Thompson: The NBA Coach Of The Year Award Goes To…
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By Brad Thompson–
Several NBA coaches have turned in stellar performances this season, but Tom Thibodeau and George Karl have risen above the rest. Both Thibodeau and Karl are deserving of the Coach of the Year award, yet only one can win. I give a slight edge to Thibodeau.
George Karl is a tremendous coach, he proved that before this year, but what makes his coaching job so special this season is the circumstances surrounding it. The Carmelo Anthony’s trade rumors started even before the season did and only escalated as the season progressed. It’s tough enough to win in the NBA without the constant distraction of wondering if you’re superstar player will be traded before the next game. Karl demonstrated his brilliance by winning in the face of Anthony’s off the court issues. How Karl managed Anthony’s ego while keeping the team together and compiling a 32-25 record before Anthony departed was impressive.
Then when Anthony’s “trade me to New York only” saga finally ended, Karl was handed four Knicks to fill the roles of not only Anthony, but also point guard Chauncey Billups. Karl had the unenviable task of blending together four new players with the remains of his current roster and had to do it with a mere 25 games left in the regular season. As challenging as that sounds, Karl and the Nuggets turned what seemed to be a difficult situation into a blessing.
Denver has gone 18-6 without Anthony and they are playing more as a team than they ever did with Anthony. Under Karl’s guidance, the new Nuggets made a seamless transition. They vaulted Denver to the fifth-seed in the Western Conference playoffs with a 50-win season. The Nuggets are the highest scoring team in the league and, on Monday, Denver had an incredible nine players score in double figures. Karl deserves most, if not all, of the credit for managing Anthony’s situation and the Nuggets post-trade success. In most years, he’d be the Coach of the Year, just not this year.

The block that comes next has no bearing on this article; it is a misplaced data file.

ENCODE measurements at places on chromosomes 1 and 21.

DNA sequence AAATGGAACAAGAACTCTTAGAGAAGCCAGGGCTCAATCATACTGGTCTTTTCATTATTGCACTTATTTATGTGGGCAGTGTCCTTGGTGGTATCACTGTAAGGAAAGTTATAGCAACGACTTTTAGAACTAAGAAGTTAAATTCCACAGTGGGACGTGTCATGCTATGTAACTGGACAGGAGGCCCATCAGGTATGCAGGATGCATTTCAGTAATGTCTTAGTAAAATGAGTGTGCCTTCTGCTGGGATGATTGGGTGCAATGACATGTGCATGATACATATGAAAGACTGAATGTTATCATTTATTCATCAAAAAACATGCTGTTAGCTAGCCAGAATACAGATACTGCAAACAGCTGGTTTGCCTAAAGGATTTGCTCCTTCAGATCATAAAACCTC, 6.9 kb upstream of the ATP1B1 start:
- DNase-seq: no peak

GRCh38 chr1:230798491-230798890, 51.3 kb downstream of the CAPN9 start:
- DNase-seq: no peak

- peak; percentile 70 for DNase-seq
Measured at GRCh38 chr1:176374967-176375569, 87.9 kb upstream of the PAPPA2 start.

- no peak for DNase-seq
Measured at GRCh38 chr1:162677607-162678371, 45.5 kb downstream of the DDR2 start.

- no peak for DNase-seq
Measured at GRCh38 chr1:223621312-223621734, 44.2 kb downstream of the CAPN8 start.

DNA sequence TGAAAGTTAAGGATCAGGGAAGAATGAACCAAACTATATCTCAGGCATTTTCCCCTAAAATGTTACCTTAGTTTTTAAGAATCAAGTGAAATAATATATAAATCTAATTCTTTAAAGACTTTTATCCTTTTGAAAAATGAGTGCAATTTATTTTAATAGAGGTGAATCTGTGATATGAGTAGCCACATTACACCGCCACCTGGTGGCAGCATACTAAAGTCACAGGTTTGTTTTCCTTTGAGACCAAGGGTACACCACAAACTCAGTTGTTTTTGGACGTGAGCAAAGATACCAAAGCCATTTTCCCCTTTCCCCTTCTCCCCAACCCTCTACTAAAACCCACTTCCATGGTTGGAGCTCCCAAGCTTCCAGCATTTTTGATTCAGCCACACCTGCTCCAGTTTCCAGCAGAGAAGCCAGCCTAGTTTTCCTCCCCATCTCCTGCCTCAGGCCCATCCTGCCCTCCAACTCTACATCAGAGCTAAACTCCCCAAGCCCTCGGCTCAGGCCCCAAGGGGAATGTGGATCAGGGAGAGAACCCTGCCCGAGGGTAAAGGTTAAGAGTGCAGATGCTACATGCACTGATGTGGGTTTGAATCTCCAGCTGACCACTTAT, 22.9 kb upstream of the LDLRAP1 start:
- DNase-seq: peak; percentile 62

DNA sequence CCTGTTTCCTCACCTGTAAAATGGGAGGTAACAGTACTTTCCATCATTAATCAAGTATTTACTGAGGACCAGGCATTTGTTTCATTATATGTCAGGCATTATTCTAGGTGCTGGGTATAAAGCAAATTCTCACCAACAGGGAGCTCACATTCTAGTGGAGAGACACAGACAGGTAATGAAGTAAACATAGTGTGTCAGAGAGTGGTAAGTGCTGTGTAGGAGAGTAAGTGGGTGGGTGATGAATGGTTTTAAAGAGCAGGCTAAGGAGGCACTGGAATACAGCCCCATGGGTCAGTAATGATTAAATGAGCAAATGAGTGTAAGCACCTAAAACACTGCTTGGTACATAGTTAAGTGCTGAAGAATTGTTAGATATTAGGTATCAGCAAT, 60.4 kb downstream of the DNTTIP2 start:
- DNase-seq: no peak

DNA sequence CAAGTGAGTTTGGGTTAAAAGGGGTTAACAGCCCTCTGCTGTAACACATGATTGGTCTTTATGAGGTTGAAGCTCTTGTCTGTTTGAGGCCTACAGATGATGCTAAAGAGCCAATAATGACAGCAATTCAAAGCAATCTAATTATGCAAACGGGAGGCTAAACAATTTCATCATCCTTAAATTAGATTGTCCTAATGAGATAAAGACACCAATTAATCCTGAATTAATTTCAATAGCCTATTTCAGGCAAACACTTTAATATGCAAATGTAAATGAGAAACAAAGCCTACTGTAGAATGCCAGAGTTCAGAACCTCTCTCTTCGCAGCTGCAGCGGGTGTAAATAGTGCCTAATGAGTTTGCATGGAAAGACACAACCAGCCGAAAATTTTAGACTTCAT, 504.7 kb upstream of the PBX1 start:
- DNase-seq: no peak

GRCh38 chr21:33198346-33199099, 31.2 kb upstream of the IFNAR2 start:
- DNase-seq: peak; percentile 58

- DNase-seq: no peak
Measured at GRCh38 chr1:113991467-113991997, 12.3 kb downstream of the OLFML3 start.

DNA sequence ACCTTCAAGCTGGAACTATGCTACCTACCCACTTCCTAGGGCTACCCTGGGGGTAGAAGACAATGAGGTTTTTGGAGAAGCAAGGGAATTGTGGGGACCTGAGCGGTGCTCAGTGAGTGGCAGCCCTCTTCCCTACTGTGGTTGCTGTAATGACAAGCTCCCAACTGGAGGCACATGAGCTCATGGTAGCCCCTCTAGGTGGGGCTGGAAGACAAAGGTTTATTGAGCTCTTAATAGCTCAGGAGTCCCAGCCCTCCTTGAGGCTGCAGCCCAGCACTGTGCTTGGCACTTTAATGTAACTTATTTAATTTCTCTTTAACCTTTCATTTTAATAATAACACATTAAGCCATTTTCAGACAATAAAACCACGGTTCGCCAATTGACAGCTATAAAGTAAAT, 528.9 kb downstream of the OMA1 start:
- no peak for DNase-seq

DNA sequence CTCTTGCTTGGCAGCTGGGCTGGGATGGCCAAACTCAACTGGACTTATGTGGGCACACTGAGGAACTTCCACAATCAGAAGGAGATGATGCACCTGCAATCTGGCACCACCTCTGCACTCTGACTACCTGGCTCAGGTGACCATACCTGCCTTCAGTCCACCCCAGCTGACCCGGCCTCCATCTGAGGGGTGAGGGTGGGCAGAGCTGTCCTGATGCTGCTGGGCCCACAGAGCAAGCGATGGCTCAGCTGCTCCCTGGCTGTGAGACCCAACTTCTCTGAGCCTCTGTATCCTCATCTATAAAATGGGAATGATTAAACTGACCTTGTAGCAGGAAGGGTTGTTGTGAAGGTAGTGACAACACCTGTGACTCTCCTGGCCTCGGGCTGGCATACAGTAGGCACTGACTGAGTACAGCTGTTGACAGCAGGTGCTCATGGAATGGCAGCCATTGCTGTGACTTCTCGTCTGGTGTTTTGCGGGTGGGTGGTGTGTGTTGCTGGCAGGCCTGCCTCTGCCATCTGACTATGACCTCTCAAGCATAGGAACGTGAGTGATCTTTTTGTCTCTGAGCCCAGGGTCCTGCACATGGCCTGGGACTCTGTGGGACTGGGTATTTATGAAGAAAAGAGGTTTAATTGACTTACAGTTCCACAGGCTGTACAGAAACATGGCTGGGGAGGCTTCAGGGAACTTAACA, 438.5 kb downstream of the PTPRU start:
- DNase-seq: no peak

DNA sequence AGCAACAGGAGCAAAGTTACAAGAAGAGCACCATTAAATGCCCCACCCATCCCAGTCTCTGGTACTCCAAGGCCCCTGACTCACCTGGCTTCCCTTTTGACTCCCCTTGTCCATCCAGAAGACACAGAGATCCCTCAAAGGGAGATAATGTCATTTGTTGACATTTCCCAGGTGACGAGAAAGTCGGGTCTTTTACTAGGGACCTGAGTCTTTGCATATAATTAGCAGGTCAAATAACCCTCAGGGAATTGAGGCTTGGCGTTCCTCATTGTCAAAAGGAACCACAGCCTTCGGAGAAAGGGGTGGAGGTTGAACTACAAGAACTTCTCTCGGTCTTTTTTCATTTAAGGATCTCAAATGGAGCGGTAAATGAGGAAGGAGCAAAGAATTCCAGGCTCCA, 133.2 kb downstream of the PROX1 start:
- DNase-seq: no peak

The award goes to Tom Thibodeau. He has turned around a franchise in his rookie campaign as a NBA head coach. Even though Thibodeau is a veteran to the NBA coaching ranks, being a first-time head coach is a different role and comes with increased pressure, especially in a city like Chicago. Thibodeau has performed beautifully.
Thibodeau came from Boston with a defensive philosophy and was able to sell his team on playing solid defense. The results speak for themselves. On Tuesday night in New York City, the Bulls chalked up victory number 61. The Bulls were a mediocre 41-41 last season. They topped 60 wins for the sixth time in franchise history. Every previous year the Bulls reached 60 wins they won the NBA championship.
Numerous people deserve credit for Chicago’s dramatic improvement, but Thibodeau deserves the most. His defensive scheme has turned the Bulls into one of the best defensive teams in the association. Chicago leads the league in opponent’s field goal percentage (43%), they are second in points allowed per game (91.3) and second in rebounding per game (44.1).
John Paxson and Gar Forman are also responsible for Chicago’s success. They signed a host of free agents in the off-season, improving the team’s talent and depth. As nice as upgrading the roster is for a coach, it also presents challenges. The additions of Carlos Boozer, Kyle Korver, Keith Bogans, C.J. Watson and Ronnie Brewer were welcomed, but there were also question marks about how they would fit in with Derrick Rose and Thibodeau’s defensive approach. In the end, things couldn’t have worked out better for Chicago, again credit Thibodeau.
Rose’s level of play and all-around game has been absolutely spectacular this season. His development and leadership are main reasons for the Bulls success. Chicago shattered their preseason expectations with Rose leading the way. He’s on the verge of collecting the league MVP in just his third season. Obviously, Rose’s improve has a lot to do with his own work ethic and drive to succeed, but don’t overlook the impact that Thibodeau has had. Thibodeau has helped Rose’s decision-making on dribble drives and made him a better defender.
Although it’s a close call between Karl and Thibodeau, Chicago’s resurgence as a dominant force in the Eastern Conference is simply remarkable for a first-year head coach. Heading into the final game of the regular season the Bulls are tied with San Antonio for the best record in the league (61-20). Thibodeau has done a magnificent job this season and should be the Coach of the Year.
Honorable mention goes to Gregg Popovich of San Antonio, Doug Collins of Philadelphia and Lionel Hollins of Memphis.
Do you agree with Brad? Post your comments below.
Brad M. Thompson, a former college football player and coach, made his return to the Midwest in 2009 after fighting wildfires out West. He earned his master’s degree from the Medill School of Journalism at Northwestern University and covers the Big Ten Conference and Chicago sports. Follow him on Twitter at @Brad_M_Thompson. Find more of Brad’s blogs here.